10 French Words to Celebrate Valentine’s Day à la française (the french way)
Celebrating Valentine’s Day soon? I have 10 French words you can incorporate into your special day, plus a mini-history of Valentine’s Day.
The French language has been a part of my life from a young age. From French class in elementary school to graduating with a bachelor’s in French (plus briefly living in France), I’ve had the pleasure of learning fascinating historical and cultural information about this lovely country and its people.
Known as “le jour de la Saint-Valentin” in French, the way Valentine’s Day is celebrated in France has some interesting differences compared to the United States.
10 French Phrases to Help You Celebrate Valentine’s Day
In addition to exchanging material gifts, there are a few words and phrases that the French use to celebrate la Saint-Valentin.
- “Joyeuse Saint-Valentin!” – Happy Valentine’s Day!
- “Je t’aime” – “I love you”
- “mon chéri” – “my darling” , masculine
- “ma chérie” – “my darling” , feminine
- “mon amour” – “my love”
- “les bijoux” – jewelry, jewels
- “le chocolat” – chocolate
- “le vin rouge” – red wine
- “les fleurs” – flowers
- “un cadeau” – a gift
Your French Lesson:
Now, put some of it together and you have: “Joyeuse Saint-Valentin, mon amour! Je t’aime.”
Modern Day France: Valentine’s Day is only celebrated by couples in France (except when it’s not).
Yes, Valentine’s Day is traditionally only celebrated by romantic couples in France. Whereas in the U.S. and elsewhere, the holiday can be a time for expressing one’s feelings on a romantic or platonic level, like with friends and family. According to recent polls, approximately 70% of French couples today will celebrate “la Saint-Valentin” with a nice dinner out, gifting red roses, jewelry, or other precious items.
However, culture, much like language, changes. Recently many people in France are beginning to adopt the U.S. tradition. They tend to celebrate on a more platonic or familial level, expressing gratitude and affection for friends, mothers, fathers, and children.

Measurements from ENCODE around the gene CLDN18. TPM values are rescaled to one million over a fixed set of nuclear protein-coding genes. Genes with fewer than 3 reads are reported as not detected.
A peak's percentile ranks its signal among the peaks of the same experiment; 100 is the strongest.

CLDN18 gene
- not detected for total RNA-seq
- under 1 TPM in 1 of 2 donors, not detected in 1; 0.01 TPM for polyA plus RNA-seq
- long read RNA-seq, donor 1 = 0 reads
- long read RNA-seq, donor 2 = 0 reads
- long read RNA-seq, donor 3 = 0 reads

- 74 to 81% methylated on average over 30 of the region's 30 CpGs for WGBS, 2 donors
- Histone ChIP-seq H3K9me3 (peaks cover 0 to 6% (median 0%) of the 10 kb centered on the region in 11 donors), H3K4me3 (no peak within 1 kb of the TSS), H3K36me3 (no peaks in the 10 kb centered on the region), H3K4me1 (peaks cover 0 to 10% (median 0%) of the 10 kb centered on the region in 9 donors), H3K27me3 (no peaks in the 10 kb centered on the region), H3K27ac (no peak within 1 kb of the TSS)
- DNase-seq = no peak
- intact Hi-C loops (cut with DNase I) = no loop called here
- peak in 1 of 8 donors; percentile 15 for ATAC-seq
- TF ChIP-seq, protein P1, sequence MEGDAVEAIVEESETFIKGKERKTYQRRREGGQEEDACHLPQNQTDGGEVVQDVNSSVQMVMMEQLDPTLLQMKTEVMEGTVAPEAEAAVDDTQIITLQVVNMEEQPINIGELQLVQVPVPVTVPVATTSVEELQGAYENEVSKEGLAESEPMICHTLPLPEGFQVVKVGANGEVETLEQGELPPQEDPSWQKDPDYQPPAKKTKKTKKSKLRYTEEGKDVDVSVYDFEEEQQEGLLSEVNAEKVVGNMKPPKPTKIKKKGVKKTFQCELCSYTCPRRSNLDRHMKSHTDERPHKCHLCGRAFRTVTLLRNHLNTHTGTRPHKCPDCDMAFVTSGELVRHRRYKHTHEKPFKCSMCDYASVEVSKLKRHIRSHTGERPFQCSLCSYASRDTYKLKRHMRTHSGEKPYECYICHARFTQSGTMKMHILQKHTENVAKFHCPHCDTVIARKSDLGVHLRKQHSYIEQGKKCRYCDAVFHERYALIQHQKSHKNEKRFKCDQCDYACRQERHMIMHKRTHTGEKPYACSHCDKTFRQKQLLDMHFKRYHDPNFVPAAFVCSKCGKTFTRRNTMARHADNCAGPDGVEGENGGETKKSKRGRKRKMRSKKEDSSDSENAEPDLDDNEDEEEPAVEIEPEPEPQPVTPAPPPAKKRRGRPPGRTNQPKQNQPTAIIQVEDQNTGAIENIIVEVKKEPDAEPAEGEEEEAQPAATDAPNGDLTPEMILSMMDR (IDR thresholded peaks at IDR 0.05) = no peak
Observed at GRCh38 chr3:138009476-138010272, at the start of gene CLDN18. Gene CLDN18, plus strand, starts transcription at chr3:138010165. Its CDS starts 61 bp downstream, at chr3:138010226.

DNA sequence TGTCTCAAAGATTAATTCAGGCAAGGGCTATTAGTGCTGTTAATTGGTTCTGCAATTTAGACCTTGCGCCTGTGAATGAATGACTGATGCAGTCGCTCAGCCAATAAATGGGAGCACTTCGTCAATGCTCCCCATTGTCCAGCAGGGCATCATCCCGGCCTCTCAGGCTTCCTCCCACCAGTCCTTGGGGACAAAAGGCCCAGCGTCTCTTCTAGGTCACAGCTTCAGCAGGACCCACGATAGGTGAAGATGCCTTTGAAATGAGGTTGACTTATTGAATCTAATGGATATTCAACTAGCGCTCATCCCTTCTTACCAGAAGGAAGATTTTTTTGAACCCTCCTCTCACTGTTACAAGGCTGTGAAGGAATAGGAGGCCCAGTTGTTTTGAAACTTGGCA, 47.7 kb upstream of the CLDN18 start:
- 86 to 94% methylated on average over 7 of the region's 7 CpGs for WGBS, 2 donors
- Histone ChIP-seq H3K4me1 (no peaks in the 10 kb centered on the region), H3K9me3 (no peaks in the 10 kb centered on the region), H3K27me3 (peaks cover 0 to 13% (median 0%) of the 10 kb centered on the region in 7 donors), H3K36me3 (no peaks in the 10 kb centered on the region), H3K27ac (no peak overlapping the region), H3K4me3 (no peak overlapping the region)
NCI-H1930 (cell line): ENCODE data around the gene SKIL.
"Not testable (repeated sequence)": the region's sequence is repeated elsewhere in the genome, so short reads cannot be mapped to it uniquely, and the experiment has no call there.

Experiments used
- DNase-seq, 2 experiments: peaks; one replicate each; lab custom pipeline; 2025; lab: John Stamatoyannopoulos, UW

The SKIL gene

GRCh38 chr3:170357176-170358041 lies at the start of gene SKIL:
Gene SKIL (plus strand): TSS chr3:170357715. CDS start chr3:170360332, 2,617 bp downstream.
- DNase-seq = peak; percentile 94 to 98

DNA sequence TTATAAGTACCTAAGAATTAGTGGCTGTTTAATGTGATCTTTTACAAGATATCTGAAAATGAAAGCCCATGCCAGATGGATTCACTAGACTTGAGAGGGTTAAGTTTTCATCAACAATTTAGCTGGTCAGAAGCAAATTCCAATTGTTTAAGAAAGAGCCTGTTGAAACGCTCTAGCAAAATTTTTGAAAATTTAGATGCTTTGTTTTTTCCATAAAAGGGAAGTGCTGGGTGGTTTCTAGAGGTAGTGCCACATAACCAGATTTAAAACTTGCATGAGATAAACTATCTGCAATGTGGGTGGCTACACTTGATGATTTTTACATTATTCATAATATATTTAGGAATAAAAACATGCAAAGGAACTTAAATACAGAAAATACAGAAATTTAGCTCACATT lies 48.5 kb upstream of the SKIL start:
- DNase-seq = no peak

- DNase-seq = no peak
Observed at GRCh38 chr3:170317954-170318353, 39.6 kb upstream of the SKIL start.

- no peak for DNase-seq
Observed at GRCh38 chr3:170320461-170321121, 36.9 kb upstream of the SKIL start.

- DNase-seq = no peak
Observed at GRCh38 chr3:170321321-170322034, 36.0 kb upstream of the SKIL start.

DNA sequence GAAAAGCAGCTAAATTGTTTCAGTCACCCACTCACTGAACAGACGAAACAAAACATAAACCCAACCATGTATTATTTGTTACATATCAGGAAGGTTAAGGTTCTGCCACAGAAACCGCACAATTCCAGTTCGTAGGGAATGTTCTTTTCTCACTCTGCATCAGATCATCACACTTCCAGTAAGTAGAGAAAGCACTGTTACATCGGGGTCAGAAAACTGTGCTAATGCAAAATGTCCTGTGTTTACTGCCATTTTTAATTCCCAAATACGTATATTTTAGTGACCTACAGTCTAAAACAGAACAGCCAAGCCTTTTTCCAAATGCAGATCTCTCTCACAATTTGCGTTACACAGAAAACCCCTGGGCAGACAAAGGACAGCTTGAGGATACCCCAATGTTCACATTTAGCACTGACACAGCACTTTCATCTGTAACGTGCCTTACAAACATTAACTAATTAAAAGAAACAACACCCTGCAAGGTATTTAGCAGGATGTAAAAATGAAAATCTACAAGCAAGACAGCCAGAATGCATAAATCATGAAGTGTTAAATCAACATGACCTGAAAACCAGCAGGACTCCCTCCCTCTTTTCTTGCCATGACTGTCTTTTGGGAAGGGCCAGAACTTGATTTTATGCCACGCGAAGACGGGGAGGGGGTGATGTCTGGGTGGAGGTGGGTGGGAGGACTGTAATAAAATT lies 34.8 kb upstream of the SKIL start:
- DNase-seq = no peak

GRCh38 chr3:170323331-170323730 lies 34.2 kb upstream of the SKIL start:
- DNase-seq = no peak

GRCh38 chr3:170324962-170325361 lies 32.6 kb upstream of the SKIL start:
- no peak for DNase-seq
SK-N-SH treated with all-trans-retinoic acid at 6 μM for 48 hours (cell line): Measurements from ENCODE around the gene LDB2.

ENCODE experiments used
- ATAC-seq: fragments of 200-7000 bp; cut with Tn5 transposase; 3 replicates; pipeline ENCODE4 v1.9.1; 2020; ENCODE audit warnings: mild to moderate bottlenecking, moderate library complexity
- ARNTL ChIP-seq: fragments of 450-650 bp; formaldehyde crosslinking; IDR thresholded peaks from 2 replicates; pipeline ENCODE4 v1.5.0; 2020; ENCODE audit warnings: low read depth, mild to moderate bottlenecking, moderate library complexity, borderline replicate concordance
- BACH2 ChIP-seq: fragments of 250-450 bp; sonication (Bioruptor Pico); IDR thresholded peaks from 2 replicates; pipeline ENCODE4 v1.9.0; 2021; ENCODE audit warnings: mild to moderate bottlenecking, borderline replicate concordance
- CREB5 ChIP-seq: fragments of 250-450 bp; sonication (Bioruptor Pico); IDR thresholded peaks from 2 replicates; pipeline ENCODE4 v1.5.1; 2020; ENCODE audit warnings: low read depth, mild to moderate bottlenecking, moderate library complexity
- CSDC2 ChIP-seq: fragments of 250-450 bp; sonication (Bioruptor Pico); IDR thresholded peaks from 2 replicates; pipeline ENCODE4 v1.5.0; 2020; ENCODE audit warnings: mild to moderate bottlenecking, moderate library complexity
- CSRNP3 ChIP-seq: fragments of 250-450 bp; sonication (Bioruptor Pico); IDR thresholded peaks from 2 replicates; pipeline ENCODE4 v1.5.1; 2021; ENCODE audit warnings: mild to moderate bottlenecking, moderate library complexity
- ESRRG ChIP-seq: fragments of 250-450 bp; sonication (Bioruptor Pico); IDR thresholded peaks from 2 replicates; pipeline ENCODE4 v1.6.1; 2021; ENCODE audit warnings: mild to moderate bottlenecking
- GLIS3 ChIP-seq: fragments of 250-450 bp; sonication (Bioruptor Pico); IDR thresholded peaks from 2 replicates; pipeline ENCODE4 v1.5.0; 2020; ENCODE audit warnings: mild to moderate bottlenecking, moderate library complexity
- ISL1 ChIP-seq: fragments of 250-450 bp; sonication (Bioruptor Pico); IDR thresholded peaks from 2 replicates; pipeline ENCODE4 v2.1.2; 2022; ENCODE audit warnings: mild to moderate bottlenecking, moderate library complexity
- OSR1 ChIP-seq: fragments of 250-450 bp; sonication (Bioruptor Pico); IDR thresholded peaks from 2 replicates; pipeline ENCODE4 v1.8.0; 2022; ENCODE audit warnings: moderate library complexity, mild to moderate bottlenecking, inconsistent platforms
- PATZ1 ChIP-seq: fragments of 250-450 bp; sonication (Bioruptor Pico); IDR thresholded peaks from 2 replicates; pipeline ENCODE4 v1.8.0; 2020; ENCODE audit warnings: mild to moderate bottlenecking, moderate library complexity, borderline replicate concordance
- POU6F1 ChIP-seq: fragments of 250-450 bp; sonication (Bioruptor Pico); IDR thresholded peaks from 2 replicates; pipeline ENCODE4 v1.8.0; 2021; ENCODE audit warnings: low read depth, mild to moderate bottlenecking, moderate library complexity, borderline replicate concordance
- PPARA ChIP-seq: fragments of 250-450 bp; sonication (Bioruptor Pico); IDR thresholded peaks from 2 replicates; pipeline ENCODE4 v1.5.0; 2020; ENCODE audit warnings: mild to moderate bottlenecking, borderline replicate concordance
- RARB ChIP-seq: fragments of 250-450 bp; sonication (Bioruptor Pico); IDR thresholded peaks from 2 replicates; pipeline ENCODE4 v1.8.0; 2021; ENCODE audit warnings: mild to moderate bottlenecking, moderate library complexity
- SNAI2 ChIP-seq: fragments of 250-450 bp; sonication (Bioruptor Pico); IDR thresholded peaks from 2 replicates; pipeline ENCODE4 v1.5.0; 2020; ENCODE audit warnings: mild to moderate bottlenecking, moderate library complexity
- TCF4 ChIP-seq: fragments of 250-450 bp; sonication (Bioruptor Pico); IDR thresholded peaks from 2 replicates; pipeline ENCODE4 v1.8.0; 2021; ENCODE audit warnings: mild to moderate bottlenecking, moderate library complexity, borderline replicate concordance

The History of Valentine’s Day
Contrary to how many U.S. residents may feel about this so-called “Hallmark Holiday,” its background is actually full of fascinating history.
While many background stories differ, and it’s difficult to pinpoint where history ends and myth begins, the story about Saint Valentine stems from the 3rd century during the Roman Empire.
A priest called Valentine defied the cruel Emperor Claudius II, who forbade weddings. Valentine was sentenced to death for performing marriages in secret. What’s more, he was said to have performed miracles like curing the blind. Sadly, Valentine was apprehended and executed on February 14th.
According to Christian myth, Valentine was a Christian priest who suffered persecution like many Christians did during that time. Having died for his faith, Valentine was martyred and declared a saint. He became known as the Catholic Patron saint of lovers, beekeepers, and people with epilepsy.
Interestingly enough, the date February 14th intersects with Lupercalia, the pagan celebration of fertility for the deities Luperculus and Juno. Lupercalia was celebrated every year from Feb 13th – 15th and was known as “Fertility Day.” While Valentine’s Day and Lupercalia may have coexisted peacefully for a couple of hundred years, Lupercalia was eventually outlawed by Pope Gelasius I in the 5th century. February 14th was further declared a Christian holiday to celebrate the martyrdom of Saint Valentine.
I hope this post has provided insight into the history of la Saint-Valentin and inspires you to incorporate some French into your Valentine’s Day celebration this year!
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